Pop That Goes Crunch!

Seven Decades Of Melodic Rock & Roll

Archive for the tag “70s”

The Big Show #5: Back To The 70s

Ramones -- Rocket To Russi

This edition of The Big Show time travels back to the 1970s with seventy minutes rockin’ pop, New Wave and old school Punk Rock for your listening pleasure.

It starts with the first song I ever heard by The Ramones, “Sheena Is A Punk Rocker” from their third long-player, Rocket To Russia. As I mention on the show, I was eleven years old when their first LP was released, and eleven-year olds did not have access to anything like that in 1975. By 1977, however, things had started to change and, aided by the utter derision of an old-school music appreciation teacher that told her classes that they should not under any circumstances listen to that demon music called “punk rock,” I was primed to move beyond the mainstream.

“Back To The 70s” also includes one of my all-time favorite songs, “Teenage Kick” by The Undertones, a track from The Buzzcocks’ Singles Going Steady (probably the single best compilation ever put together) a set of less-well-known Power Pop from the late-70s by The Secrets* (the asterisk is intentional), Gary Charlson and The Names, as well as the original version of “Hangin’ On The Telephone,” a classic track by Nick Lowe, The Kursaal Flyers riffing off The Who, and a whole lot more.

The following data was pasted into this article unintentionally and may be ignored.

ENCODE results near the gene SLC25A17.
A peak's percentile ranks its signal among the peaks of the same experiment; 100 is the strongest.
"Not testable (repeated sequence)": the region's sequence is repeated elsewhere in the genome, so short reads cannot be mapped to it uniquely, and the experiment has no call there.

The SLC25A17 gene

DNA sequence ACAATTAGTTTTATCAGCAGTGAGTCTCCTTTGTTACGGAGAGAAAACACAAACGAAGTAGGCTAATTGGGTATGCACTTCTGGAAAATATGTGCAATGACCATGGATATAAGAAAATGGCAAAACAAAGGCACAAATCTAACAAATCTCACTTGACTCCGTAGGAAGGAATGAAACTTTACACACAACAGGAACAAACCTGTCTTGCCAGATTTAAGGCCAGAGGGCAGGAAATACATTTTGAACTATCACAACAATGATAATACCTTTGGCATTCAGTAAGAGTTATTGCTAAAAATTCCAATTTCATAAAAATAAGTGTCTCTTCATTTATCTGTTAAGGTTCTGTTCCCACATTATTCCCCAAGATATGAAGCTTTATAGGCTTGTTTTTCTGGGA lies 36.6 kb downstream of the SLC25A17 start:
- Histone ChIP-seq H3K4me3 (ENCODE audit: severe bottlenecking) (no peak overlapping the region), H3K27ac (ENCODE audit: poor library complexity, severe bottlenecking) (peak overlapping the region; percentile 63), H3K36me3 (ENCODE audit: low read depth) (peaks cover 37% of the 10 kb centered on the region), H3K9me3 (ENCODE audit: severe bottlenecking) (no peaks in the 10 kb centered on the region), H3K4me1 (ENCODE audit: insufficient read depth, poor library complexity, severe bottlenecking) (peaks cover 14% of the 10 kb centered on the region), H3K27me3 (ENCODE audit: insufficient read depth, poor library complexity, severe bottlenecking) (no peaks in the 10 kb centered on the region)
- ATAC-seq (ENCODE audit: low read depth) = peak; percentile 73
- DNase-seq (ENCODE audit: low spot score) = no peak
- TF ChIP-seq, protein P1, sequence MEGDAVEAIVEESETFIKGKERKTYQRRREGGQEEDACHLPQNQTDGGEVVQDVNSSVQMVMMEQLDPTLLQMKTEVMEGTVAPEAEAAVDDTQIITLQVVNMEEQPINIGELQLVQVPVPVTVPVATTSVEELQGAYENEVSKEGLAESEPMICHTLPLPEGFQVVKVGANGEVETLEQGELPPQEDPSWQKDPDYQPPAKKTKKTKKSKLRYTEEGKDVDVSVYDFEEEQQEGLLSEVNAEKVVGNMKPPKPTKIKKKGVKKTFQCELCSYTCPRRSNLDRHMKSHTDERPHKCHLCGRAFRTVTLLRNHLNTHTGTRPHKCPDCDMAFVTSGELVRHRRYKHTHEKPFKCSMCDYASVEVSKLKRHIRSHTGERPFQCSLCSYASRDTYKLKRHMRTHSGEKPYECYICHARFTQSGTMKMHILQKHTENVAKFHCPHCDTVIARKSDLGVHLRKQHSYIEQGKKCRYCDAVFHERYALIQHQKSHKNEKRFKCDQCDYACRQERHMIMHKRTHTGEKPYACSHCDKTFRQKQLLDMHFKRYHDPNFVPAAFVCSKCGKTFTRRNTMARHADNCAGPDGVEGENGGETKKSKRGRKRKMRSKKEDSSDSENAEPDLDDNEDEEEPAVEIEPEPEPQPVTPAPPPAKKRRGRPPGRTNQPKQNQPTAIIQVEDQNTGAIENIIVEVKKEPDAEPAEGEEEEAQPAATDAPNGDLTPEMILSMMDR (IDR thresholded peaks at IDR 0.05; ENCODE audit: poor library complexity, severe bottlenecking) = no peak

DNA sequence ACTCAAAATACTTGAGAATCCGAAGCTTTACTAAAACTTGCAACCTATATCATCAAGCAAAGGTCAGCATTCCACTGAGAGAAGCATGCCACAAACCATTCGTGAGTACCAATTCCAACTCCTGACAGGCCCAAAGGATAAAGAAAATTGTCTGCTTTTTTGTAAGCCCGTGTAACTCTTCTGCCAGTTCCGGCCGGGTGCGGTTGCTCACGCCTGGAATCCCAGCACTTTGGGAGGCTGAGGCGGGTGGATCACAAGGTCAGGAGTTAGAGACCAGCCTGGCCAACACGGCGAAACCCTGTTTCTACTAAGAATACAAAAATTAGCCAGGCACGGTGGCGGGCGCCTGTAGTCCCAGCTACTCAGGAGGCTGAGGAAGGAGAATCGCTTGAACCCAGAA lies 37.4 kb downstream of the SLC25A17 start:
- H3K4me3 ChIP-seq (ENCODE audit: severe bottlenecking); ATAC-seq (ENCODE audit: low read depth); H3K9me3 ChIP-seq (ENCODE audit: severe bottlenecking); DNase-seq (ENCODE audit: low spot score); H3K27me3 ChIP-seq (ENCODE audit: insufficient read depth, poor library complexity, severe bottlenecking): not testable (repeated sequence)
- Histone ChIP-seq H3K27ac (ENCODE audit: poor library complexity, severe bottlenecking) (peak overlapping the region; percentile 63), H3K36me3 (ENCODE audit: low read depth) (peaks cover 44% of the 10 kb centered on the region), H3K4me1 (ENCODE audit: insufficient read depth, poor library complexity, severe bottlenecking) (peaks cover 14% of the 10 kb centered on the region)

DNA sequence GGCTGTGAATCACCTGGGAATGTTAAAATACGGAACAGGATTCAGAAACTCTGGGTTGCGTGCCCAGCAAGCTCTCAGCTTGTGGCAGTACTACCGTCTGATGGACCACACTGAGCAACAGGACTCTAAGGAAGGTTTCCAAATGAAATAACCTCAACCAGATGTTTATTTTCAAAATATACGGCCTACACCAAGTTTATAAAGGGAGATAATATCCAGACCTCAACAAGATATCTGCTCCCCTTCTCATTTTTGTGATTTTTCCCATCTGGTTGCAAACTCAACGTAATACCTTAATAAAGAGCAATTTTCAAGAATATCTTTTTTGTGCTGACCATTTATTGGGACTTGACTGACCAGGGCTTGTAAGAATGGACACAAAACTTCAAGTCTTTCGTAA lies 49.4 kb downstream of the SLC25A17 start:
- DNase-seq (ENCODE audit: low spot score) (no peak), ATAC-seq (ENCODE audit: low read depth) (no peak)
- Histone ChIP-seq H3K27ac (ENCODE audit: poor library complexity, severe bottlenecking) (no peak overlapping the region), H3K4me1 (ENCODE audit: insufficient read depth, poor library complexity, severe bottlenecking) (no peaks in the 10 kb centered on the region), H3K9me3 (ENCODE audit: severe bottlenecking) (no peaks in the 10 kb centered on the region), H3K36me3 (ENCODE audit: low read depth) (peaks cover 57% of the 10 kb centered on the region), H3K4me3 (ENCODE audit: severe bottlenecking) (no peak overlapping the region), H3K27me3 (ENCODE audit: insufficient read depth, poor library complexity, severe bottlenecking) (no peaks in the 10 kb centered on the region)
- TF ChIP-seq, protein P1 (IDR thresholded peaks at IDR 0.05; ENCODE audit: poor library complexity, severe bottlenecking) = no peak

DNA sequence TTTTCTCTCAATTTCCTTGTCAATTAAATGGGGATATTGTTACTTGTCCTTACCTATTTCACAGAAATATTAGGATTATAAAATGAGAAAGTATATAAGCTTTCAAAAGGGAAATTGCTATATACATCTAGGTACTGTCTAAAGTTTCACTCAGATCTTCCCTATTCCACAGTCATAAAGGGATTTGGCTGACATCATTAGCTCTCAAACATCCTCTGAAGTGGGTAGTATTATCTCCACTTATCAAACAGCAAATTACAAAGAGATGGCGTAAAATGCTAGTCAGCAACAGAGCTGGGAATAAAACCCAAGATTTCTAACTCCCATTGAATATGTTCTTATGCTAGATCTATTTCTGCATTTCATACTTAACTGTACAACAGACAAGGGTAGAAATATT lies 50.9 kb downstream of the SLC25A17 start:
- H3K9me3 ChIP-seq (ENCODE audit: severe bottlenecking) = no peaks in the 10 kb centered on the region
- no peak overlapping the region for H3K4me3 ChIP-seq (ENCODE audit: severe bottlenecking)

“The Big Show” airs on Pop That Goes Crunch radio on Wednesdays at 6 pm Pacific, Fridays at 11 am Pacific and Saturdays at 11 am Pacific. The shows are usually uploaded to Mixcloud on Sunday mornings.

The show can be heard below. The complete tracklist appears below the embed.

 

Tracklist:

1.  The Ramones, “Sheena Is A Punk Rocker

2.  The Pranks, “I Don’t Wanna Lose That Feeling”

3.  The Flashcubes, “Its You Tonight”

4.  The Rezillos, “Top Of The Pops”

5,  The Undertones, “Teenage Kicks”

6.  The Jags, “Back Of My Hand (I’ve Got Your Number”)

7.  The Secrets*, “It’s Your Heart Tonight”

8.  Gary Charlson, “Real Life Saver”

9.  The Names, “Why Can’t It Be”

10 The Buzzcocks, “I Don’t Mind”

11. The Fans, “You Don’t Live Here Anymore”

12. Eddie & The Hot Rods, “Do Anything You Wanna Do”

13. Bram Tchaikovsky, “Girl Of My Dreams”

14. The Beckies, “Midnight And You”

15. Shoes, “Tomorrow Night”

16. Off Broadway, “Stay In Time”

17. The Nerves, “Hangin’ On The Telephone”

18. The Beat, “Walking Out On Love”

19. Gary Valentine, “The First One”

20. Nick Lowe, “Mary Provost”

21. The Kursaal Flyers, “Television Generation”

22. The Moderns, “Ready For The 80s”

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The Crush Deliver Powerpop Fun For Your Summer

The Crush

The Crush is a rocking indie pop band from Seattle. I featured them previously in a round-up of songs added recently to Pop That Goes Crunch radio.

Their new EP, Future Blimps, quite fittingly dropped on the first day of Summer. It consists of five hook-filled tracks alternating between somewhat stomping garage rock and jangling Power Pop. There is nothing fancy here, just eighteen minutes of bass-guitar-drums rock and roll that flies by in an instant. Its your perfect warm weather accompaniment.